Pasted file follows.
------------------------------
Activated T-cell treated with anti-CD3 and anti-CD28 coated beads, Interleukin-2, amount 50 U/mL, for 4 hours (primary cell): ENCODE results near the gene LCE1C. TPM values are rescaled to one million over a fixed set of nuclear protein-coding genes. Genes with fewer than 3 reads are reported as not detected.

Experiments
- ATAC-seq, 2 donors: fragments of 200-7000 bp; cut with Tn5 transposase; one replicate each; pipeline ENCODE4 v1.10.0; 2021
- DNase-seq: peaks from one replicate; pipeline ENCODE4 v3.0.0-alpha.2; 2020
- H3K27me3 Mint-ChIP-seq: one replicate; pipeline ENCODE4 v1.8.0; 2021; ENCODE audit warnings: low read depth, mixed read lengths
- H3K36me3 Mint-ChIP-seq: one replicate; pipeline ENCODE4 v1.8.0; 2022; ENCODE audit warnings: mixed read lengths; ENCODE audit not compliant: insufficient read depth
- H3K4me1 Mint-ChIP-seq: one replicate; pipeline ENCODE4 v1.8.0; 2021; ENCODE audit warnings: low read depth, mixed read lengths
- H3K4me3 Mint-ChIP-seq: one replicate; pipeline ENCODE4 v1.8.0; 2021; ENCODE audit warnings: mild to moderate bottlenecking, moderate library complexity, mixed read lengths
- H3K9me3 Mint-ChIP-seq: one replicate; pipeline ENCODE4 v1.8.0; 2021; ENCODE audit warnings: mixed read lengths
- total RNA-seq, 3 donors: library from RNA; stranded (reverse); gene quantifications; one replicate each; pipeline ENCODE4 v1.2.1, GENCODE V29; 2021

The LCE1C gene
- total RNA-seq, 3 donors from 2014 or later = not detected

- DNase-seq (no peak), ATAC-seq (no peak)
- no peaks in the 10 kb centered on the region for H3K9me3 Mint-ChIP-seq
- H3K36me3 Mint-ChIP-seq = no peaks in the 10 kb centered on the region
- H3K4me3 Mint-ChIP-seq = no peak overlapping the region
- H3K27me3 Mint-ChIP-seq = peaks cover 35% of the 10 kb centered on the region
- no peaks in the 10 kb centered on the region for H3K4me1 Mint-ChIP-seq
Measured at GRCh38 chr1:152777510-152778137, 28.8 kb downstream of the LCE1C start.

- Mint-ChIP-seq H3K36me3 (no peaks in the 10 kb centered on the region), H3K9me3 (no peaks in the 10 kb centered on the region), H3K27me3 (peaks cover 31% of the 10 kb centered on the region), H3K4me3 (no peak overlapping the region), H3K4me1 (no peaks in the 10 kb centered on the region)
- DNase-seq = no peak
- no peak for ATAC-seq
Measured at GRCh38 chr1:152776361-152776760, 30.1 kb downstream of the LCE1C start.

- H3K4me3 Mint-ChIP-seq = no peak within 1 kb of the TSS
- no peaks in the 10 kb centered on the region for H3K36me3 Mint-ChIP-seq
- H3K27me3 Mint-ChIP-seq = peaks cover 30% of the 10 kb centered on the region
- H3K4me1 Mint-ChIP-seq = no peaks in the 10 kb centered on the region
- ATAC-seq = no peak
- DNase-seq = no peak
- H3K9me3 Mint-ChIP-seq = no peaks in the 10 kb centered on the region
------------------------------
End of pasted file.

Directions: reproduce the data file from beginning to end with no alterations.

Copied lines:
Activated T-cell treated with anti-CD3 and anti-CD28 coated beads, Interleukin-2, amount 50 U/mL, for 4 hours (primary cell): ENCODE results near the gene LCE1C. TPM values are rescaled to one million over a fixed set of nuclear protein-coding genes. Genes with fewer than 3 reads are reported as not detected.

Experiments
- ATAC-seq, 2 donors: fragments of 200-7000 bp; cut with Tn5 transposase; one replicate each; pipeline ENCODE4 v1.10.0; 2021
- DNase-seq: peaks from one replicate; pipeline ENCODE4 v3.0.0-alpha.2; 2020
- H3K27me3 Mint-ChIP-seq: one replicate; pipeline ENCODE4 v1.8.0; 2021; ENCODE audit warnings: low read depth, mixed read lengths
- H3K36me3 Mint-ChIP-seq: one replicate; pipeline ENCODE4 v1.8.0; 2022; ENCODE audit warnings: mixed read lengths; ENCODE audit not compliant: insufficient read depth
- H3K4me1 Mint-ChIP-seq: one replicate; pipeline ENCODE4 v1.8.0; 2021; ENCODE audit warnings: low read depth, mixed read lengths
- H3K4me3 Mint-ChIP-seq: one replicate; pipeline ENCODE4 v1.8.0; 2021; ENCODE audit warnings: mild to moderate bottlenecking, moderate library complexity, mixed read lengths
- H3K9me3 Mint-ChIP-seq: one replicate; pipeline ENCODE4 v1.8.0; 2021; ENCODE audit warnings: mixed read lengths
- total RNA-seq, 3 donors: library from RNA; stranded (reverse); gene quantifications; one replicate each; pipeline ENCODE4 v1.2.1, GENCODE V29; 2021

The LCE1C gene
- total RNA-seq, 3 donors from 2014 or later = not detected

- DNase-seq (no peak), ATAC-seq (no peak)
- no peaks in the 10 kb centered on the region for H3K9me3 Mint-ChIP-seq
- H3K36me3 Mint-ChIP-seq = no peaks in the 10 kb centered on the region
- H3K4me3 Mint-ChIP-seq = no peak overlapping the region
- H3K27me3 Mint-ChIP-seq = peaks cover 35% of the 10 kb centered on the region
- no peaks in the 10 kb centered on the region for H3K4me1 Mint-ChIP-seq
Measured at GRCh38 chr1:152777510-152778137, 28.8 kb downstream of the LCE1C start.

- Mint-ChIP-seq H3K36me3 (no peaks in the 10 kb centered on the region), H3K9me3 (no peaks in the 10 kb centered on the region), H3K27me3 (peaks cover 31% of the 10 kb centered on the region), H3K4me3 (no peak overlapping the region), H3K4me1 (no peaks in the 10 kb centered on the region)
- DNase-seq = no peak
- no peak for ATAC-seq
Measured at GRCh38 chr1:152776361-152776760, 30.1 kb downstream of the LCE1C start.

- H3K4me3 Mint-ChIP-seq = no peak within 1 kb of the TSS
- no peaks in the 10 kb centered on the region for H3K36me3 Mint-ChIP-seq
- H3K27me3 Mint-ChIP-seq = peaks cover 30% of the 10 kb centered on the region
- H3K4me1 Mint-ChIP-seq = no peaks in the 10 kb centered on the region
- ATAC-seq = no peak
- DNase-seq = no peak
- H3K9me3 Mint-ChIP-seq = no peaks in the 10 kb centered on the region